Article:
We’d love to hear what you think about our new website! Click here to submit feedback.

Kerry's Place 50th Anniversary logo
Close this search box.

In Remembrance: Jules Gross Friday, July 1, 2022

Friday, July 1, 2022

In memory of Jules Gross, loving father and father-in-law of Jonathan, Adam, Lauren, and the late Marjorie Gross. Dear brother of Dr. Allan Gross, and Sheldon Gross and the late Corrine Rice. Devoted grandfather of Connor, and Madeleine.

Our most sincere sympathies to the family and friends of Jules Gross.

To make a donation In Memory of Jules Gross, please click here.


By Lise Lareau
July 7, 2022

The Kerry’s Place community is mourning the death of Jules Gross, one of the organization’s ‘founding fathers’.

Gross was one of a handful of parents who came together in 1971 to figure out what to do for their children who had a diagnosis that wasn’t well understood back them.  At the time, his son Adam was in a program at Bradley Hospital in Rhode Island and his wife was dying of cancer.  The family wanted Adam closer to home.  A story about the family was on the front page of a section of the Toronto Star and it contained an appeal to other families of children with autism to get together.

“That meeting was the spark,” recalls Bob Hart, the chair emeritus of Kerry’s Place. “There were about 6 or 10 of us in the room.  It was the beginning of everything.” The group went on to found the Toronto Society for Autistic Children and then the Ontario Society for Autistic Children (OSAC).

The group knew that getting supported housing for their children was the main goal.  Many meetings and much fundraising later, Kerry’s Place was incorporated in 1974.

There were very few organizations in North America that specialized in autism at the time, and the idea of group homes was still pretty new.

“Jules was a successful businessman,” Hart recalls.  He had good connections with other successful people in the community and their fundraisers enabled Kerry’s Place to buy some of the first few homes.

Gross served several terms on both the OSAC and Kerry’s Place boards of directors, including terms as Chair.  He did everything from community meetings when a new home was purchased to outreach with politicians, whose support was essential.

“But he never lost the human touch.  That was the most important thing about him,” Hart says.  “He was very funny and a gregarious bear of a man.”

His humour – and his trademark Rolls Royce – are being remembered by many.  Jim Preston, the retired Chief Operation Office recalls before joining Kerry’s Place going to a meeting to discuss Kerry’s Place taking over to group homes in Mississauga which would become Drew’s Place (one of the early homes in the area).  “I got to the group home and in the driveway was the biggest Rolls Royce I had ever seen.  I remember thinking to myself – who are these people?”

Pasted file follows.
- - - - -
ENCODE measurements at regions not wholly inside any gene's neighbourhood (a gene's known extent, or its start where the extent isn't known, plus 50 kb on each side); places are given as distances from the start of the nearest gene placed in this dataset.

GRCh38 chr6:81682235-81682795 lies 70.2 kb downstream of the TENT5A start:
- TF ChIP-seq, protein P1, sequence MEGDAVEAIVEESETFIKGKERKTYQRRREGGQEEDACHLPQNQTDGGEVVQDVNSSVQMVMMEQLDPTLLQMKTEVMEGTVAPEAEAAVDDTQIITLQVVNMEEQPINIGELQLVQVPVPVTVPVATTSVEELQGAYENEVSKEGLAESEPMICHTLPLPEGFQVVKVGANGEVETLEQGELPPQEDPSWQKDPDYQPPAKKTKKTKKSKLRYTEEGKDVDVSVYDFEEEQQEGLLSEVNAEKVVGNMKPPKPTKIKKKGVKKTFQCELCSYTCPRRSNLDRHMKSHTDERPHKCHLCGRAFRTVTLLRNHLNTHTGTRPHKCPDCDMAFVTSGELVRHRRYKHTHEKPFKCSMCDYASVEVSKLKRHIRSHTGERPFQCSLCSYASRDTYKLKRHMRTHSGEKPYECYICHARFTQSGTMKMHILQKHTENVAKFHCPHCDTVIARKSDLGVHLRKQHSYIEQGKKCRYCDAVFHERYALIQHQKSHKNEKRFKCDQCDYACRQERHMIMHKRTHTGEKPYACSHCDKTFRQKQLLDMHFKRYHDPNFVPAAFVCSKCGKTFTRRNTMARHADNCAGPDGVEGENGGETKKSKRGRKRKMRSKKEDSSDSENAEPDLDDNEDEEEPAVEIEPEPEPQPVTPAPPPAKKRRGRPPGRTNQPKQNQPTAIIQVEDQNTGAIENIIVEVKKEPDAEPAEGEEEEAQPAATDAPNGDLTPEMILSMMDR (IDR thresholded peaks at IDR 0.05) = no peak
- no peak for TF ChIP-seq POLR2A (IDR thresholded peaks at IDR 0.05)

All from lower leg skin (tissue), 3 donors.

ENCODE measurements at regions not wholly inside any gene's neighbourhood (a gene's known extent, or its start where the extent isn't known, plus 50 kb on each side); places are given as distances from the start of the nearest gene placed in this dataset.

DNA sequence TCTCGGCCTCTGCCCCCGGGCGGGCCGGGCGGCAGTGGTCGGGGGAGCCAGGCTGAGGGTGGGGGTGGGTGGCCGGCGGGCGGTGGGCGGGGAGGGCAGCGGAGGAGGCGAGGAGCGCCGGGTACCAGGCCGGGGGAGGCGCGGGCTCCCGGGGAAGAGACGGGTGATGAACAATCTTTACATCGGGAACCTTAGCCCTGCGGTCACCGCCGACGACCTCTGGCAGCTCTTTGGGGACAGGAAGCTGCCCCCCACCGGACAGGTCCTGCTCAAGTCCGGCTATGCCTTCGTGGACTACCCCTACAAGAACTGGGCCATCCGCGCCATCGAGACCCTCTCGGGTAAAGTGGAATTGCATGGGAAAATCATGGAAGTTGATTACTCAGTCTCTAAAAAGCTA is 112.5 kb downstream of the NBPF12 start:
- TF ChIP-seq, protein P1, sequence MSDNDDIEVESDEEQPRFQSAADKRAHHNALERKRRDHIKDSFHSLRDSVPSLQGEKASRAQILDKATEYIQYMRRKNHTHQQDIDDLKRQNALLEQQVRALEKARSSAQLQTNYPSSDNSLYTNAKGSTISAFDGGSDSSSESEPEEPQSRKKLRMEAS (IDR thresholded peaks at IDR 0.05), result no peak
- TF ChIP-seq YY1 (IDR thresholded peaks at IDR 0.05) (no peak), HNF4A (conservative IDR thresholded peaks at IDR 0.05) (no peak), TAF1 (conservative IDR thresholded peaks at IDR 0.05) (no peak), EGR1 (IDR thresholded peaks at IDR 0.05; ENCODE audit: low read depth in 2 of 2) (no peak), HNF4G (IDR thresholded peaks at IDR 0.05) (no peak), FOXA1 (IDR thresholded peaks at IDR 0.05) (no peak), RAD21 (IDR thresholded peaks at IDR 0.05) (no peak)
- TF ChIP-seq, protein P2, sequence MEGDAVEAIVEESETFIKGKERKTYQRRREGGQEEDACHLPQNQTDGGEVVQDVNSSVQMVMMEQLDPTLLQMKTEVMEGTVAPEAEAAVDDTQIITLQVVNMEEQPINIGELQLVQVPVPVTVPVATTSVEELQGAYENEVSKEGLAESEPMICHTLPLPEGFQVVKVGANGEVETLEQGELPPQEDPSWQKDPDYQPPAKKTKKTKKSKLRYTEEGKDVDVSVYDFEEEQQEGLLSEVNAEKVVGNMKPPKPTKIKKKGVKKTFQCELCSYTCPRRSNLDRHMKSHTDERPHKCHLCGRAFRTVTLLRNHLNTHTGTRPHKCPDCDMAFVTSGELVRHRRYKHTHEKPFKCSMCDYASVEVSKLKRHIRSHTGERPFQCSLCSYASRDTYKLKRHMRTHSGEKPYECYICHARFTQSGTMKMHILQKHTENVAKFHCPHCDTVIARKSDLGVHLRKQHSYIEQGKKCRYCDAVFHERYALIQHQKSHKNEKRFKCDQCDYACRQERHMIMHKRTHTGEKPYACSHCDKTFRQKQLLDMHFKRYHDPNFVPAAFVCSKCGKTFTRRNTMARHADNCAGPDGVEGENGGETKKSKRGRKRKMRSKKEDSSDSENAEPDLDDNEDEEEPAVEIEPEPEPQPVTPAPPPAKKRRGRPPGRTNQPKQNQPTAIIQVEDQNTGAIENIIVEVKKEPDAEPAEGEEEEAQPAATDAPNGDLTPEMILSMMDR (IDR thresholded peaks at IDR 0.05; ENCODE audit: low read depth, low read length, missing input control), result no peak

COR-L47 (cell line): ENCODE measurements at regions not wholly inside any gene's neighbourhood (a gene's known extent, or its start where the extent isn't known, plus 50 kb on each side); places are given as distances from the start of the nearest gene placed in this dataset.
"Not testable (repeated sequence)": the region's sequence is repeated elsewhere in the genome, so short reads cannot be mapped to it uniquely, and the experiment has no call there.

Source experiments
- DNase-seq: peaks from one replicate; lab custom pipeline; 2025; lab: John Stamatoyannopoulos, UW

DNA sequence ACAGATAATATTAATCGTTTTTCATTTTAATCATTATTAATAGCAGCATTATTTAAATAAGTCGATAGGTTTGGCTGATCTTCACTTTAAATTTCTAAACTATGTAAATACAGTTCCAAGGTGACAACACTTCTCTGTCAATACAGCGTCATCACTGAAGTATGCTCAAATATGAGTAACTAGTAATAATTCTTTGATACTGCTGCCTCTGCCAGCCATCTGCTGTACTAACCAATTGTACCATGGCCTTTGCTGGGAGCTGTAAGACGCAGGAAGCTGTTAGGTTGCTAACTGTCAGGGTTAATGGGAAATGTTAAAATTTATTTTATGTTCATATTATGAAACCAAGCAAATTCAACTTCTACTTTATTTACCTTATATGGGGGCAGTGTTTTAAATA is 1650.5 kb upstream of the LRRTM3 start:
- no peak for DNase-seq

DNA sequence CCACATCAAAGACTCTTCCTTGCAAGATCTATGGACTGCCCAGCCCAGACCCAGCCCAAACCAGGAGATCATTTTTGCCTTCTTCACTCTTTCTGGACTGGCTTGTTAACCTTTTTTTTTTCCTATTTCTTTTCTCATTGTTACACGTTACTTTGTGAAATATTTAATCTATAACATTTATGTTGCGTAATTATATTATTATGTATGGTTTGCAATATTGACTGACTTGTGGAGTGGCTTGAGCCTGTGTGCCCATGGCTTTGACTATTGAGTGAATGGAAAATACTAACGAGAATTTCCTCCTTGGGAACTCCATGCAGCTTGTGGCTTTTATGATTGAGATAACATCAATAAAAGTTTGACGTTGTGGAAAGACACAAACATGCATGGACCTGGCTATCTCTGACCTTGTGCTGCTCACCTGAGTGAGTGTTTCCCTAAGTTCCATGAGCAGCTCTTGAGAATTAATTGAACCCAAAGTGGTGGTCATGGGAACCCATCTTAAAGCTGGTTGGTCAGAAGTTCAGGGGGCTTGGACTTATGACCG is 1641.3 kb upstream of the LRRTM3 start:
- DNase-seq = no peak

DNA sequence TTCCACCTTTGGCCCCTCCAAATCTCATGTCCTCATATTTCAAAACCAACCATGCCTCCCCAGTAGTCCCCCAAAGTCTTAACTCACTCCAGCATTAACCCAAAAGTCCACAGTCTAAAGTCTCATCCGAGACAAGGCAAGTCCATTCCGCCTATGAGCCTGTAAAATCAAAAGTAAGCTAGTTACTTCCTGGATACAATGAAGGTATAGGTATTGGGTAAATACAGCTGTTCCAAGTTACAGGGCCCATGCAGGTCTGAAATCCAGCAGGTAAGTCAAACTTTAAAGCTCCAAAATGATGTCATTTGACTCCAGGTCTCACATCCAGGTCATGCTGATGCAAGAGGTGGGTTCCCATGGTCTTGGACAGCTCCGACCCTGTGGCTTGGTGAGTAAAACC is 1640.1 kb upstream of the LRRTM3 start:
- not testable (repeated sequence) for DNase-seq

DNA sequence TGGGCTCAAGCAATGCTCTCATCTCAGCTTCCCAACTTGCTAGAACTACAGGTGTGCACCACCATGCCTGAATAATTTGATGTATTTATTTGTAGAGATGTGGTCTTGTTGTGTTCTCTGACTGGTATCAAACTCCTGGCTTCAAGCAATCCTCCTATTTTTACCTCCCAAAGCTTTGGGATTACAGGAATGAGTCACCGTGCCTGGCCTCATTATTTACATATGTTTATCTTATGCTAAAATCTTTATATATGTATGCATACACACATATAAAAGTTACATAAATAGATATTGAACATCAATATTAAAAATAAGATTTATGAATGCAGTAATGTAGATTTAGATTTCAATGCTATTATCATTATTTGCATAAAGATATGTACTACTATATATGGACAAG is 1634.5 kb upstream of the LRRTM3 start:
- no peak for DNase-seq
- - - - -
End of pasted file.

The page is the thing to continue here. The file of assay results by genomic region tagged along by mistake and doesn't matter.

Many others who served on committees with Gross during the 1980s and 1990s have stories about the cigar-chomping man who asked tough questions – with a smile.

Gross is also remembered as a devoted father to Adam who has been a resident at Kerry’s Place supported independent living homes for almost 50 years.

Christine Park, who was an executive director at Kerry’s Place through many of those years, says she first met Adam when he did a presentation at her high school.  It changed the direction of her life.  Soon she began volunteering at Adam’s Place, one of Kerry’s Place first group homes, then named after Adam, and ultimately got hired.  “When happy, Adam would often say a word that sounded like ‘gretestdad’.  I didn’t know what it meant but I would repeat the term back to Adam when he was missing his mother, because it made him smile.  When I asked Jules about the term, he told me that one year Adam gave him a trophy stating World’s Greatest Dad, which Adam read and adopted as ‘gretestdad’.  A well-deserved trophy and fitting description of Jules – a bear of a man but mostly a well-loved teddy bear.”

Park says Gross was also a “phenomenal advocate for people with autism to be involved in the community.  He took Adam everywhere, whether it was a 5-star restaurant or somewhere else. If people didn’t like the noises he made, Jules didn’t care.  He was so proud of his son.”

Gross’ son Jonathan, who now serves on Kerry’s Place Family Advisory Committee, says his father initially got involved with Kerry’s Place as a continuation of the work begun by his late wife Corinne, who died of cancer when Adam was very young.

“He was very modest about what he did at Kerry’s Place.  I think my father is a lesson of how it’s important to not come in with your own agenda but to be aware of everyone else’s.”

Gross also leaves his daughter Lauren and two grandchildren.  He died July 1 at the age of 98.